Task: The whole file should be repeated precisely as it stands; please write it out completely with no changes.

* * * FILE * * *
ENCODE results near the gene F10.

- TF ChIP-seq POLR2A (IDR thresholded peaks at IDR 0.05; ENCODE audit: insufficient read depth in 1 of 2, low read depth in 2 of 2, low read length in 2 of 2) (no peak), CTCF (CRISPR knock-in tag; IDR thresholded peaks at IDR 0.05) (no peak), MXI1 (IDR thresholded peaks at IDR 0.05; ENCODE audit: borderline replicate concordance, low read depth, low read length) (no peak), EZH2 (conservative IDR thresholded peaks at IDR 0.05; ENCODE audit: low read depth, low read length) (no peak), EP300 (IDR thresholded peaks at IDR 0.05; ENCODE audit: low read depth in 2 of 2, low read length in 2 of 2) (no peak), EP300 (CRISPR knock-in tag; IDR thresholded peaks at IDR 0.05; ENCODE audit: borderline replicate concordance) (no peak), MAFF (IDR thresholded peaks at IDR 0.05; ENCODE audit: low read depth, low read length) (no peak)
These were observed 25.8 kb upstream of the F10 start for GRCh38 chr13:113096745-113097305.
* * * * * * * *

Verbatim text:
ENCODE results near the gene F10.

- TF ChIP-seq POLR2A (IDR thresholded peaks at IDR 0.05; ENCODE audit: insufficient read depth in 1 of 2, low read depth in 2 of 2, low read length in 2 of 2) (no peak), CTCF (CRISPR knock-in tag; IDR thresholded peaks at IDR 0.05) (no peak), MXI1 (IDR thresholded peaks at IDR 0.05; ENCODE audit: borderline replicate concordance, low read depth, low read length) (no peak), EZH2 (conservative IDR thresholded peaks at IDR 0.05; ENCODE audit: low read depth, low read length) (no peak), EP300 (IDR thresholded peaks at IDR 0.05; ENCODE audit: low read depth in 2 of 2, low read length in 2 of 2) (no peak), EP300 (CRISPR knock-in tag; IDR thresholded peaks at IDR 0.05; ENCODE audit: borderline replicate concordance) (no peak), MAFF (IDR thresholded peaks at IDR 0.05; ENCODE audit: low read depth, low read length) (no peak)
These were observed 25.8 kb upstream of the F10 start for GRCh38 chr13:113096745-113097305.